Downpours put Pipalong in line for promotion

When Nuclear Debate left tramlines of fire in his wake in York's Nunthorpe Stakes nine days ago it appeared that the title of Europe's champion sprinter had been decided.

When Nuclear Debate left tramlines of fire in his wake in York's Nunthorpe Stakes nine days ago it appeared that the title of Europe's champion sprinter had been decided.

Yet, there is another chance for a pretender to the throne to emerge today at Haydock, where we can at least be sure there will be no ignition of the turf. Inclement weather has arrived at Newton le Willows, as it often seems to at this time of year, for the last British leg of the speedsters' championship and, if racing is allowed to take place after an inspection this morning, this will no doubt have a considerable effect on the result of the race.

Godolphin won this race last year with Diktat but the prospect of them doing so again and improving on what has been a shabby Group One record by their standards in Britain this year may have been washed away. Frankie Dettori, Team Dubai's contracted rider, has been jocked up on Lend A Hand, who may well be the best horse in the race but he is certainly not when soft ground is around. He might not even run. His Prix Maurice de Gheest conqueror, Bold Edge, also appears to be compromised by the going.

There is no Ajdal, Dayjur, or Sheikh Albadou in the race this year, no horse to whom opponents and spectators need to bow, but there are certainly dogged animals deserving of their day, metaphorically at least, in the sun. Lincoln Dancer, the favourite is one. He carries the distinction of a course-and-distance victory earlier in the season on ground much the same as this, albeit in Listed company.

Michael Jarvis's runner would already be a Group One winner were it not for Japan's recent equine expansionism. Agnes World beat him in the July Cup at Newmarket, but by only the minimum margin at the end of Lincoln Dancer's first venture into sprinting pattern-race company.

There were further extenuating circumstances. Lincoln Dancer returned with cuts to his off-hind, having hit the pocket of interference that was caused largely by Godolphin's Lend A Hand and Bertolini coming together (it has been that kind of year for them). Indeed, you could fancy the favourite greatly if it were not for his draw in the number five stall.

Middle to high numbers traditionally fare well at Haydock when the stalls are on the stands side. This factor brings us to PIPALONG (nap 3.00), who was another short-head behind Lincoln Dancer at Newmarket and who filled a similar position behind Nuclear Debate in the Nunthorpe. She goes on the ground and goes on this course and is due a reward for her hardiness.

Channel 4 carries its usual makeweight card, on this occasion from Thirsk, but there is at least an interesting race for the Morning Line team to get their teeth into in the shape of the September Stakes at their main Kempton meeting. Pawn Broker has a good chance in the Group Three contest. David Elsworth's colt was twice close to the Derby runner-up Sakhee this spring but has not run since a stinker in the Prix du Jockey Club.

Alva Glen (next best 3.45), on the other hand, has recent form to burn and this will be his third race in 11 days. After a sixth in the Ebor he stepped up to Listed class successfully in the March Stakes at Goodwood last Saturday. He can cope with another elevation on that form.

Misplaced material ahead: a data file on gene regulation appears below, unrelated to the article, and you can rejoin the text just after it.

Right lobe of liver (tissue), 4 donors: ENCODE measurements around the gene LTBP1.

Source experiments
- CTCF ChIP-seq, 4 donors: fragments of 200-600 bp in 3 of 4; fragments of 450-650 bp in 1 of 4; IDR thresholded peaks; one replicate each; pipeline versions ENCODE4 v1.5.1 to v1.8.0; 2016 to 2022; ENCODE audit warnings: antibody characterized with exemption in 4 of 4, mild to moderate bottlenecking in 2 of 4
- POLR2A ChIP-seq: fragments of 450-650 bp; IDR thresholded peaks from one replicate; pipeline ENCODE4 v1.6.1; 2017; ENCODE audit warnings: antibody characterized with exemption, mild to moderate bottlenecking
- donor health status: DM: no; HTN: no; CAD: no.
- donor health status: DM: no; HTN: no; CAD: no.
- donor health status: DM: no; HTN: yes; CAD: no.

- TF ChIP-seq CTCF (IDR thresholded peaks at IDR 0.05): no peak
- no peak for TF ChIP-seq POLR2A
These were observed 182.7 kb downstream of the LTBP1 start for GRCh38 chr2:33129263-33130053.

Tomorrow presents an early opportunity for our horse-racing folk to strike back in the land of the beastly fishermen. Over half the field in the Prix du Moulin at Longchamp will come from British territorial waters, and they will face, not unexpectedly, a determined barrage. André Fabre's Dansili has already shown on this side of the Channel that he is no mean customer and, with Dubai Millennium and King's Best now out of the way, Sendawar, who is trained by Alain de Royer-Dupré, is possibly the best miler in Europe.

The visitors, however, are in the main a scavenging party with place money perhaps the principal driver. Diktat has not resembled the force of old this season, but he is still likely to finish ahead of stablemate Fly To The Stars, Indian Lodge (Amanda Perrett), Golden Silca (Mick Channon) and Sugarfoot (Nigel Tinkler).

Jarvis's Holding Court and Fruits Of Love, who is trained by Mark Johnston, have been actually affected by the Calais strike and now travel to Germany by plane rather than ferry in the company of Daliapour and Mutafaweq for tomorrow's Grosser Preis von Baden, the richest prize in Germany's racing history. It looks as if the home team's Andreas Schutz has already got his towel down in the winner's enclosure, with Samum out to continue an unbeaten run which includes the Deutches Derby.

In Ireland, Aidan O'Brien saddles five in the Group One Moyglare Stud Stakes. With Michael Kinane serving a suspension, George Duffield partners Imagine, who looks the best of O'Brien's block booking.

All this may be to no avail though if Hotelgenie Dot Com, one of Britain's two runners, comes up to expectation. Mick Channon's filly is joined by Stage Presence, who is trained by Barry Hills and owned by Robert Sangster, whom we do not hear about much these days but was the main man when Channon was still in shorts.

* BBC2 will show recordings of the main races from the Curragh, Longchamp and Baden-Baden in Sunday Grandstand.

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